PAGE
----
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Coronavirus case counts dropping in Purchase area counties


A reported down-tick in COVID-19 case numbers is happening as hospitals across the U.S. have seen a 16% decrease in weekly reported cases. The Purchase District Health Department, in far western Kentucky, is no different.

The eight-county Purchase Area – Ballard, Calloway, Carlisle, Fulton, Graves, Hickman, Marshall and McCracken counties – is home to more than 80,000 residents. Cases spiked early in the year in McCracken County with a daily average of 181 confirmed cases reported on Jan. 26, according to statistics provided by the Purchase District Health Department. The average number of cases per day gradually dropped with 134 cases reported on Feb. 3. The report on Mar. 16 showed an average of just six cases per day.

Twenty-two active cases were reported on March 18 in the Purchase District, which includes Ballard, Carlisle, Fulton, Hickman and McCracken counties.

PDHD director Kent Koster says the amount of cases is a sign that the pandemic is receding, but that certain groups, such as adults over 65 years old, are still vulnerable. Koster says he encourages everyone to get vaccinated or receive a booster if they have not already.

“(Omicron) is highly transmissible,” Koster said. “We are beginning to see some waning with the new vaccine. Mask mandates are being relaxed. How can you not expect an increase in cases with those three things?”

Koster says people are more likely to contract COVID as time progresses from when they received their vaccination and if they did not receive a booster. He says people that have been vaccinated or recently had COVID will start to lose their antibodies after a certain period of time. He says that the medical community is anticipating annual vaccinations for COVID in the future.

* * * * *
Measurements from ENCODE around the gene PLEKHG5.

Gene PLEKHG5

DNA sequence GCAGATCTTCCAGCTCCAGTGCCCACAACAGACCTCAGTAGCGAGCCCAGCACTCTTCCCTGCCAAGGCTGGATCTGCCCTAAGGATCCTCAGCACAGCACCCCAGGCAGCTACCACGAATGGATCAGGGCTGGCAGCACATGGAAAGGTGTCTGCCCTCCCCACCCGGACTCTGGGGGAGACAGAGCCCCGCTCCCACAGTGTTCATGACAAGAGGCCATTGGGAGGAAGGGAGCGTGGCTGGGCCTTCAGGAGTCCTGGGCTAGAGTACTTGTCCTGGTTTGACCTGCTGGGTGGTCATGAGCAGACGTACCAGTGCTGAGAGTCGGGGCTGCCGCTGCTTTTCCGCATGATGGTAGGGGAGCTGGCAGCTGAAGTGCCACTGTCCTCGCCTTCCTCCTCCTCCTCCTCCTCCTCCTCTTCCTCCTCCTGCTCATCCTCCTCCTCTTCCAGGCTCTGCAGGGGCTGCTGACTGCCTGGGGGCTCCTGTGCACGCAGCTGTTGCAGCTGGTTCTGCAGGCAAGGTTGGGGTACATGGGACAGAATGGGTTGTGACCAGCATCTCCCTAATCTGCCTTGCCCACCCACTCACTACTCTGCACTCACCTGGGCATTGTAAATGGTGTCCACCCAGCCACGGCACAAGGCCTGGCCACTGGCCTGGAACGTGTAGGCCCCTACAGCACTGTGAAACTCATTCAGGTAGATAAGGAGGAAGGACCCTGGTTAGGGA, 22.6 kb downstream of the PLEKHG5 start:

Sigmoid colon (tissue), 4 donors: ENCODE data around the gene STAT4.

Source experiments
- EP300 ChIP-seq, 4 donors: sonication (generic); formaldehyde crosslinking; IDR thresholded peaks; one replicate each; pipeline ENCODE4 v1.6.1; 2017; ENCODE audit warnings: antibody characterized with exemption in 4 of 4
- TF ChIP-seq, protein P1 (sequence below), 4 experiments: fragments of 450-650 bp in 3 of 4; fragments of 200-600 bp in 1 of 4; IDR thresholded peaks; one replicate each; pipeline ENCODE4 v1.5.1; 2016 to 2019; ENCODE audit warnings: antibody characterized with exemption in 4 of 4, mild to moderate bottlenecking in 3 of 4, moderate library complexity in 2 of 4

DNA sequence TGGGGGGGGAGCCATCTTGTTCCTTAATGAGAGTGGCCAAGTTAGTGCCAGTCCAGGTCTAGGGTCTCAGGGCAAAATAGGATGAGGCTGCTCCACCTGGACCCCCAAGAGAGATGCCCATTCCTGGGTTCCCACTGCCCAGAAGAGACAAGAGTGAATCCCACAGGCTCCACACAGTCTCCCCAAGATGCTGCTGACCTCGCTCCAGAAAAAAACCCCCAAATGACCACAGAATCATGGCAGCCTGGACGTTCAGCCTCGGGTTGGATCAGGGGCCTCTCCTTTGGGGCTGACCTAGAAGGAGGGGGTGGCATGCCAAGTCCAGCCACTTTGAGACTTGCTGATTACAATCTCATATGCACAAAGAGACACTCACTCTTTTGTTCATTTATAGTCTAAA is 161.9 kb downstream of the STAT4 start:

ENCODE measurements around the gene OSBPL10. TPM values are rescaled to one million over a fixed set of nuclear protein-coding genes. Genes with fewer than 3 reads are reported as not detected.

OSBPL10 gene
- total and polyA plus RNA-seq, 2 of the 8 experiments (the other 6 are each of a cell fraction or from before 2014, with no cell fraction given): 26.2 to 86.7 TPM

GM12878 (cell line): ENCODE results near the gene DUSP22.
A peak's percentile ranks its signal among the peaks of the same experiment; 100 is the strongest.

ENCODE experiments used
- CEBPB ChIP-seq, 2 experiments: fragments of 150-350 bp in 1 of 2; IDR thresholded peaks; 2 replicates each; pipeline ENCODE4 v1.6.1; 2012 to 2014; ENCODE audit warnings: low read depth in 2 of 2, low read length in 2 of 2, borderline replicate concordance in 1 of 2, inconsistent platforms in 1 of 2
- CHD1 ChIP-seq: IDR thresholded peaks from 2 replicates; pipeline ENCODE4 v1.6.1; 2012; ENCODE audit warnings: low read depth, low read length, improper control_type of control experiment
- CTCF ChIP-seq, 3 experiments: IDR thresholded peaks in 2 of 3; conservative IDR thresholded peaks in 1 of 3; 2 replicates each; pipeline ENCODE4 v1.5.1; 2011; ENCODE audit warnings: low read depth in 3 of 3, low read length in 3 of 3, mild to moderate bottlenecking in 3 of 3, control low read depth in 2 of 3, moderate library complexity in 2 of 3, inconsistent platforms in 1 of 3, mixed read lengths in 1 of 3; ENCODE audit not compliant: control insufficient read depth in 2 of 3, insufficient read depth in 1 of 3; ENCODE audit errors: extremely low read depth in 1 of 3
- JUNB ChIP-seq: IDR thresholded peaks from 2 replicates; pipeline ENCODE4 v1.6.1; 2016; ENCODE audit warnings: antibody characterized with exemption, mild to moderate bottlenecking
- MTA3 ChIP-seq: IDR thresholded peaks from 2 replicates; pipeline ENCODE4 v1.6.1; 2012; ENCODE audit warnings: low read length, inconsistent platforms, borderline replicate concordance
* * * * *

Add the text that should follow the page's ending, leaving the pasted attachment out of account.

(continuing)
“We told the public that once we reached that spike we would see a decline,” Koster said. “That is what happened.”

Though cases have dropped, K-12 schools and early childhood education are still required to adhere to Kentucky Department for Public Health (KDPH) guidance. According to KDPH The Purchase District is currently classified as low in COVID-19 cases.

This means mask wearing is only based on the individual preference. Groups of people in indoor settings such as schools and businesses are required to wear a mask only if there has been an exposure.

These regulations come as many communities in the U.S. lift their mandates in accordance with new CDC guidance.

The Purchase District Health Department constantly prepares for possible new COVID variants to spread. Koster says the new omicron variant BA.2 which has taken hold in different parts of the globe has caused concerns due to its high transmissibility – 50% more transmissible than the BA.1 variant. The Ba2 may cause another spike in the Purchase District but it won’t be nearly as high as previous ones.

Koster says the biggest challenge from the pandemic has been misinformation and distrust with medicine. He says the one thing from the past two years he would have done differently is get everyone on the same page.

“Every COVID case comes through my office,” Koster says. “When I tell people they need to get their vaccine I show them the data. Between 80% and 90% of people who are admitted into the hospital for COVID have not received their vaccine which means the vaccine is working.”

For more information on COVID-19 and vaccinations visit the Purchase District Health Department.

Mason Galemore is a Murray State student studying journalism. He was the editor-in-chief of his high school newspaper. Since then has explored different publication avenues such as broadcasting. He hopes to travel as a journalist documenting conflict zones and different cultures. He remembers watching the Arab Spring in 2011 via the news when he was a kid, which dawned in a new age of journalism grounded in social media. His favorite hobbies are hiking, photography, reading, writing and playing with his Australian Shepard, Izzy. He is originally from Charleston, Missouri.
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